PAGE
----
The goal of Gene testing is to look for patterns of normal and abnormal gene expression which could suggest that certain proteins might or might not be produced within a cell. However, just because a gene is present it does not mean that an associated protein has been produced.

    Protein testing goes one step further by testing to see if the relevant protein actually has been produced. However, even Protein testing cannot tell us if a protein is functional or how it will interact with other proteins in the presence of anti-cancer drugs.

    Gene and Protein testing involve the use of dead, formaldehyde preserved cells that are never exposed to chemotherapy drugs. Gene and Protein tests cannot tells us anything about uptake of a certain drug into the cell or if the drug will be excluded before it can act or what changes will take place within the cell if the drug successfully enters the cell.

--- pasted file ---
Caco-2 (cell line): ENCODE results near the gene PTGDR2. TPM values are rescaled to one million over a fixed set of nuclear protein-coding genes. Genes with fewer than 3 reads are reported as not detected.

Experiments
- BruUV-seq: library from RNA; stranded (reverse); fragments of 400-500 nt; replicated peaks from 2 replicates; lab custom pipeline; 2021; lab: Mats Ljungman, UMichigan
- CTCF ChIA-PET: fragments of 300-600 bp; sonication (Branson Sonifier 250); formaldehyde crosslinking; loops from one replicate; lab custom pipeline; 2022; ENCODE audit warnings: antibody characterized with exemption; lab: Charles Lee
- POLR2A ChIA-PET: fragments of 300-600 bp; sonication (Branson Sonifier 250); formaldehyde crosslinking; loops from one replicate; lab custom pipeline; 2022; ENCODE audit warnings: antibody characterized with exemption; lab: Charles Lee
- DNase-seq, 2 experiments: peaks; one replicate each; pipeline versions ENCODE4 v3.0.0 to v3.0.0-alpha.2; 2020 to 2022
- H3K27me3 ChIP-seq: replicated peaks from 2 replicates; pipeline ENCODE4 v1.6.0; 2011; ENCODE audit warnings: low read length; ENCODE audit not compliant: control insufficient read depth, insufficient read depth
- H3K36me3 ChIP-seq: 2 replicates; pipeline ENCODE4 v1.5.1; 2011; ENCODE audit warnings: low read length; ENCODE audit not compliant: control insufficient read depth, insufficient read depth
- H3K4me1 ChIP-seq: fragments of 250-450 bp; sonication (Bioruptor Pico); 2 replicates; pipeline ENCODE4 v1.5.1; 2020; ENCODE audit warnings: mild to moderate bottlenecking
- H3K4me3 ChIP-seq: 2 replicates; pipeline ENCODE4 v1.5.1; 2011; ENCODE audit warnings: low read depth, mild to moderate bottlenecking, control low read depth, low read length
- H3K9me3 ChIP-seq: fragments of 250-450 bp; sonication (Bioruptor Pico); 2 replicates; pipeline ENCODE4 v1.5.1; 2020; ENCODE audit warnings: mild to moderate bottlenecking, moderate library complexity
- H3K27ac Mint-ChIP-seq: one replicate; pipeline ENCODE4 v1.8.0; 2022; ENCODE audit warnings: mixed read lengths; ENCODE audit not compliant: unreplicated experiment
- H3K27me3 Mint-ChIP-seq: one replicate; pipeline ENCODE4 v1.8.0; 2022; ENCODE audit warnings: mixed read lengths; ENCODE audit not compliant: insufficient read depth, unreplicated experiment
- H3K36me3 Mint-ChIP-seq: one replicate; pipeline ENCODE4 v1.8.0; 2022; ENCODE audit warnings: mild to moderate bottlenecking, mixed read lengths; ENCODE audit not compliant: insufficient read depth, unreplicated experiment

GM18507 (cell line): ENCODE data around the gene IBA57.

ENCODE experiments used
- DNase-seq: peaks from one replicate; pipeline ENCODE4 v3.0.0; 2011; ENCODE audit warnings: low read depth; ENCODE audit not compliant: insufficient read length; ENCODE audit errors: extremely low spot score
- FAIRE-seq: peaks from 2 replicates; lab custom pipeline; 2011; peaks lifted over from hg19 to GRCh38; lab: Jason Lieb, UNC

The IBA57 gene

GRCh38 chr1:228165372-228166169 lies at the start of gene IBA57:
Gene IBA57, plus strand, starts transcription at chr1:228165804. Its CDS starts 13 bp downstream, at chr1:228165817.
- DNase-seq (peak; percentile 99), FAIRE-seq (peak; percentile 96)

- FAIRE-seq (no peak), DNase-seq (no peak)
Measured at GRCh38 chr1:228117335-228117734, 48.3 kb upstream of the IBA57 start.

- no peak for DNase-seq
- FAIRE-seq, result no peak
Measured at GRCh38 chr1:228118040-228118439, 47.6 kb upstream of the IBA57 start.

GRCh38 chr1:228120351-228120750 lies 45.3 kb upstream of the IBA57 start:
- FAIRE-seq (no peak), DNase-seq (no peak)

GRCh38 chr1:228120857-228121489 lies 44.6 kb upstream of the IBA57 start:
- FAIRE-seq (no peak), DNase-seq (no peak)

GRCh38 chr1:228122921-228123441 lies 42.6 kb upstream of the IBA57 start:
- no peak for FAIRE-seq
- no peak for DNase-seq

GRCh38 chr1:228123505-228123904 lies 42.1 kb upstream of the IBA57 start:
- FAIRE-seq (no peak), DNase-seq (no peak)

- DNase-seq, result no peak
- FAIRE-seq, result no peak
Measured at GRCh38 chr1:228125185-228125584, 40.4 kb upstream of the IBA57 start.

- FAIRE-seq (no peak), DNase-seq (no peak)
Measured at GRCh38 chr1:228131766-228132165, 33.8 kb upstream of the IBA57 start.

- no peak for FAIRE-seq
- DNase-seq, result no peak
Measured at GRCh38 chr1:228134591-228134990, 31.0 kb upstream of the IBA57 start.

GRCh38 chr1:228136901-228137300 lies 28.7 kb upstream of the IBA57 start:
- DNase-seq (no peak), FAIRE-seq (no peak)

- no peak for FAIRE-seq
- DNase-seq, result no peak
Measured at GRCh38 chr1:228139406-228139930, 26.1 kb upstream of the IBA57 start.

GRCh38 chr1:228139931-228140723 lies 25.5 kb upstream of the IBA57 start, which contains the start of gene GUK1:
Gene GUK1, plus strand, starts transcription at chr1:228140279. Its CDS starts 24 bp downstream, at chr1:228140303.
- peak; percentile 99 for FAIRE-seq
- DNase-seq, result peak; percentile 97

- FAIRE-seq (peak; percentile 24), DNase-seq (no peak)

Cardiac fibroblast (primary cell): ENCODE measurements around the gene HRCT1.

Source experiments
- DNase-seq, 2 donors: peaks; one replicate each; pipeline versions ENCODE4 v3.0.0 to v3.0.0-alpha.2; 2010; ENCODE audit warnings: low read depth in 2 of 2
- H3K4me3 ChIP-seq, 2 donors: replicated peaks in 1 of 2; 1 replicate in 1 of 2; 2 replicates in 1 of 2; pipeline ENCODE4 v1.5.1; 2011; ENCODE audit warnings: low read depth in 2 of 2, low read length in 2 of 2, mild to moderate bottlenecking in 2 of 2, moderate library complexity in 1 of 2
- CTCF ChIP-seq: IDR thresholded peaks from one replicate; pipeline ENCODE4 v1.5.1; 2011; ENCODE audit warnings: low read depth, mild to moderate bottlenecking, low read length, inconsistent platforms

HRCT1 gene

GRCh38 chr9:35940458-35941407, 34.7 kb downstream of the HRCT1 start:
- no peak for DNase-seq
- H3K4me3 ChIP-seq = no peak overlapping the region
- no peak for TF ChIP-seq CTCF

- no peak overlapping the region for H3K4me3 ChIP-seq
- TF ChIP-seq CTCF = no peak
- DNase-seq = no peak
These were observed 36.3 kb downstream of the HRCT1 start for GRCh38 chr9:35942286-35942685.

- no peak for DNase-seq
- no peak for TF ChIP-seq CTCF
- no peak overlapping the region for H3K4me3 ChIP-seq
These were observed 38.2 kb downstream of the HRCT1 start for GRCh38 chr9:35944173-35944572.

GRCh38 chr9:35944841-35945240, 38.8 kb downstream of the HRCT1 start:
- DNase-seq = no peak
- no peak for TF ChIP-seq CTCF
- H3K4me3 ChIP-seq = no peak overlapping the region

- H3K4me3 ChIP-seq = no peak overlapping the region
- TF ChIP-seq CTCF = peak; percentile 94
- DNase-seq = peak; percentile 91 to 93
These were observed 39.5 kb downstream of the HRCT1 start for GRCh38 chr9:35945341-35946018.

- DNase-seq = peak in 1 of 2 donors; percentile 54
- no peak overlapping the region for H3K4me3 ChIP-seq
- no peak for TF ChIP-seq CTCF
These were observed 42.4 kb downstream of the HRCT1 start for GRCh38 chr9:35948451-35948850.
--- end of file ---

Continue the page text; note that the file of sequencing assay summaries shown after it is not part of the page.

Gene and Protein tests cannot discriminate among the activities of different drugs within the same class. Instead, Gene and Protein tests assume that all drugs within a class will produce precisely the same effect, even though from clinical experience, this is not the case. Nor can Gene and Protein tests tell us anything about drug combinations.

    Functional Profiling tests living cancer cells. Functional Tumor Cell Profiling assesses the net result of all cellular processes, including interactions, occurring in real time when cancer cells actually are exposed to specific anti-cancer drugs. Functional Tumor Cell Profiling can discriminate differing anti-tumor effects of different drugs within the same class. Functional Profiling can also identify synergies in drug combinations.